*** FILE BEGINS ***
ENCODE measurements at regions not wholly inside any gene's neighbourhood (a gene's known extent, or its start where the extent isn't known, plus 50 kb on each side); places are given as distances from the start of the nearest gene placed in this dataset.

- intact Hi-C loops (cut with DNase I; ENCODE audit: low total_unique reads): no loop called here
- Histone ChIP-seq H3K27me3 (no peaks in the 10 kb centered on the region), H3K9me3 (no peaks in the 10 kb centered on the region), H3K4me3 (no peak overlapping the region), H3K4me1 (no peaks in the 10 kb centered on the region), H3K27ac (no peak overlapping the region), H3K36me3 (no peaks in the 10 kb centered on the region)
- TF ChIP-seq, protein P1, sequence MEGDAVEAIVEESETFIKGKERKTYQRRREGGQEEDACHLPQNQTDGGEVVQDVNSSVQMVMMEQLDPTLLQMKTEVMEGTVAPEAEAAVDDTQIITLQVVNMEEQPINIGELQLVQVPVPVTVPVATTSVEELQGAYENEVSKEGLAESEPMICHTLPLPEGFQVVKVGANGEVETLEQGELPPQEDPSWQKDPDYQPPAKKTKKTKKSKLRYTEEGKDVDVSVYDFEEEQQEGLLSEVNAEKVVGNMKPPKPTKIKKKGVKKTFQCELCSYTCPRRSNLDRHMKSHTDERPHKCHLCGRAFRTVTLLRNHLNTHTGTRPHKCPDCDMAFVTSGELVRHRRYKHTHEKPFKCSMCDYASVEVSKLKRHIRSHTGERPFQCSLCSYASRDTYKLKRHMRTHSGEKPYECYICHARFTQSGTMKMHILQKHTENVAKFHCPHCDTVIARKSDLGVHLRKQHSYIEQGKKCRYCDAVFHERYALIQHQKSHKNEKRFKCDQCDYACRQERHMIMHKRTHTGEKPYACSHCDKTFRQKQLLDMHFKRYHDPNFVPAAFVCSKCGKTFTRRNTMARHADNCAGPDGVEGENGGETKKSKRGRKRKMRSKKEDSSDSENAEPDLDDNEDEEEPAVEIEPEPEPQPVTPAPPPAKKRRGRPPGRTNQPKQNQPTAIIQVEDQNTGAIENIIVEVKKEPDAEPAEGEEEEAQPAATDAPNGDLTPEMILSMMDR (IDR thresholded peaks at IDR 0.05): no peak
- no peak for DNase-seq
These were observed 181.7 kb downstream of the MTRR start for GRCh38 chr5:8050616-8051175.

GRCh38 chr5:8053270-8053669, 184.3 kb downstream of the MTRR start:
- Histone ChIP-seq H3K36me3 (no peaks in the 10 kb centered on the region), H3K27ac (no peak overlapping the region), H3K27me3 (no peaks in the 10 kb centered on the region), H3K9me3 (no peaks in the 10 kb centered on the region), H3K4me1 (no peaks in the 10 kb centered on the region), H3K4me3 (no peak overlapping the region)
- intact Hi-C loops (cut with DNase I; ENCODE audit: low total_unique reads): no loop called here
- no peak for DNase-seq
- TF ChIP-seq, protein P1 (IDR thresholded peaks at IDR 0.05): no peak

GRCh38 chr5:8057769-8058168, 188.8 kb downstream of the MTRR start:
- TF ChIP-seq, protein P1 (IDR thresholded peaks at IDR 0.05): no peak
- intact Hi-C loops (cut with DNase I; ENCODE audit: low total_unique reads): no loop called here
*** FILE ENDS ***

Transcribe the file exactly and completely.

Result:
ENCODE measurements at regions not wholly inside any gene's neighbourhood (a gene's known extent, or its start where the extent isn't known, plus 50 kb on each side); places are given as distances from the start of the nearest gene placed in this dataset.

- intact Hi-C loops (cut with DNase I; ENCODE audit: low total_unique reads): no loop called here
- Histone ChIP-seq H3K27me3 (no peaks in the 10 kb centered on the region), H3K9me3 (no peaks in the 10 kb centered on the region), H3K4me3 (no peak overlapping the region), H3K4me1 (no peaks in the 10 kb centered on the region), H3K27ac (no peak overlapping the region), H3K36me3 (no peaks in the 10 kb centered on the region)
- TF ChIP-seq, protein P1, sequence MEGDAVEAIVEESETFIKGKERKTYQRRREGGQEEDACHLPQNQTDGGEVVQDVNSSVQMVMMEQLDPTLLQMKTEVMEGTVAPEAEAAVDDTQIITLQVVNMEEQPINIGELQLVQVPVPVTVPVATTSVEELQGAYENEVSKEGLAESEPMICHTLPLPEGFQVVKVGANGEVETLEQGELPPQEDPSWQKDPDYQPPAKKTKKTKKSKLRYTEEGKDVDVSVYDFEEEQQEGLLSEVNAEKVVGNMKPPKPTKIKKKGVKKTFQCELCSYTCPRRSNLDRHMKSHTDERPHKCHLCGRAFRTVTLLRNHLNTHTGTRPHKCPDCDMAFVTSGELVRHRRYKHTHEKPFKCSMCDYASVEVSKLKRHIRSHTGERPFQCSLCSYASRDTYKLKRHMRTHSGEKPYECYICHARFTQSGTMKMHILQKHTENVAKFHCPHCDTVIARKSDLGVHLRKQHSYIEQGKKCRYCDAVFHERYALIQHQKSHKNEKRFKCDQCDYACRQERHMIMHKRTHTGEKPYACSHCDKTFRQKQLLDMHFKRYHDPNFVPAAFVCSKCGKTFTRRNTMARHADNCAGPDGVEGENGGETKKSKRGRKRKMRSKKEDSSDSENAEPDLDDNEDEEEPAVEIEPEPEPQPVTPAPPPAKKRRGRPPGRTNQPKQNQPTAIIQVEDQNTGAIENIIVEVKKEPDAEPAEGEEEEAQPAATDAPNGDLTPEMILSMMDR (IDR thresholded peaks at IDR 0.05): no peak
- no peak for DNase-seq
These were observed 181.7 kb downstream of the MTRR start for GRCh38 chr5:8050616-8051175.

GRCh38 chr5:8053270-8053669, 184.3 kb downstream of the MTRR start:
- Histone ChIP-seq H3K36me3 (no peaks in the 10 kb centered on the region), H3K27ac (no peak overlapping the region), H3K27me3 (no peaks in the 10 kb centered on the region), H3K9me3 (no peaks in the 10 kb centered on the region), H3K4me1 (no peaks in the 10 kb centered on the region), H3K4me3 (no peak overlapping the region)
- intact Hi-C loops (cut with DNase I; ENCODE audit: low total_unique reads): no loop called here
- no peak for DNase-seq
- TF ChIP-seq, protein P1 (IDR thresholded peaks at IDR 0.05): no peak

GRCh38 chr5:8057769-8058168, 188.8 kb downstream of the MTRR start:
- TF ChIP-seq, protein P1 (IDR thresholded peaks at IDR 0.05): no peak
- intact Hi-C loops (cut with DNase I; ENCODE audit: low total_unique reads): no loop called here